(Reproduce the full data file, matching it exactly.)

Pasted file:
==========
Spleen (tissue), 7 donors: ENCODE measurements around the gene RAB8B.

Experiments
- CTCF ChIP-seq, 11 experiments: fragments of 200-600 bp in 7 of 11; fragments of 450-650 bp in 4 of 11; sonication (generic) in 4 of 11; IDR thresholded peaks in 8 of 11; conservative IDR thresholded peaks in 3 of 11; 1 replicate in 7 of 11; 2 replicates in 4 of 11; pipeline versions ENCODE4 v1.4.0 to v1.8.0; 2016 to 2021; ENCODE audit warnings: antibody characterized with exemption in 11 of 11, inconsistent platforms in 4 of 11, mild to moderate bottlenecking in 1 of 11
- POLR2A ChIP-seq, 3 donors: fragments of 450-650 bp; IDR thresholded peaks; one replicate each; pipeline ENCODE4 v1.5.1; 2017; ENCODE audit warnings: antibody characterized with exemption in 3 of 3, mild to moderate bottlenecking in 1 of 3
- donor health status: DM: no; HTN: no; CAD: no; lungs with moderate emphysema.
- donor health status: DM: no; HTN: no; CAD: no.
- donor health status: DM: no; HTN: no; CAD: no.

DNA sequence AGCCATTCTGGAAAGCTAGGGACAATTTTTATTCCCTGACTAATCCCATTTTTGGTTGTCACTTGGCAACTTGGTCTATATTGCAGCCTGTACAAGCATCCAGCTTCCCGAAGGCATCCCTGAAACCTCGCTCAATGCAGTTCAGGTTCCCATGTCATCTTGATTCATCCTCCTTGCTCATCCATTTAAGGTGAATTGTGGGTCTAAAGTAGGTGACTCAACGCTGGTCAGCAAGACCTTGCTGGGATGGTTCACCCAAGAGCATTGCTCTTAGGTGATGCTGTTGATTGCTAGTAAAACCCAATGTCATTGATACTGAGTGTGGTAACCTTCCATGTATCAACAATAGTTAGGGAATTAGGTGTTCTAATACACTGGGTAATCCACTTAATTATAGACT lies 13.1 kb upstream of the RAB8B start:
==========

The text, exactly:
Spleen (tissue), 7 donors: ENCODE measurements around the gene RAB8B.

Experiments
- CTCF ChIP-seq, 11 experiments: fragments of 200-600 bp in 7 of 11; fragments of 450-650 bp in 4 of 11; sonication (generic) in 4 of 11; IDR thresholded peaks in 8 of 11; conservative IDR thresholded peaks in 3 of 11; 1 replicate in 7 of 11; 2 replicates in 4 of 11; pipeline versions ENCODE4 v1.4.0 to v1.8.0; 2016 to 2021; ENCODE audit warnings: antibody characterized with exemption in 11 of 11, inconsistent platforms in 4 of 11, mild to moderate bottlenecking in 1 of 11
- POLR2A ChIP-seq, 3 donors: fragments of 450-650 bp; IDR thresholded peaks; one replicate each; pipeline ENCODE4 v1.5.1; 2017; ENCODE audit warnings: antibody characterized with exemption in 3 of 3, mild to moderate bottlenecking in 1 of 3
- donor health status: DM: no; HTN: no; CAD: no; lungs with moderate emphysema.
- donor health status: DM: no; HTN: no; CAD: no.
- donor health status: DM: no; HTN: no; CAD: no.

DNA sequence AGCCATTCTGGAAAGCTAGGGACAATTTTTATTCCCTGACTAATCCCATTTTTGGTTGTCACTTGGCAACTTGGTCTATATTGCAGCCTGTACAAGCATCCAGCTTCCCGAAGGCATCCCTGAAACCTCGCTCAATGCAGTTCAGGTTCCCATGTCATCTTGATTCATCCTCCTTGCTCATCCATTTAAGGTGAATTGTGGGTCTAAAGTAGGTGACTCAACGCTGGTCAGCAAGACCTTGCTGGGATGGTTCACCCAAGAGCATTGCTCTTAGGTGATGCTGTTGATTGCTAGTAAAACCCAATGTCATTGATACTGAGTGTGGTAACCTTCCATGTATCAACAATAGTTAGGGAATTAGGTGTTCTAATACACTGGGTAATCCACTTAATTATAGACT lies 13.1 kb upstream of the RAB8B start: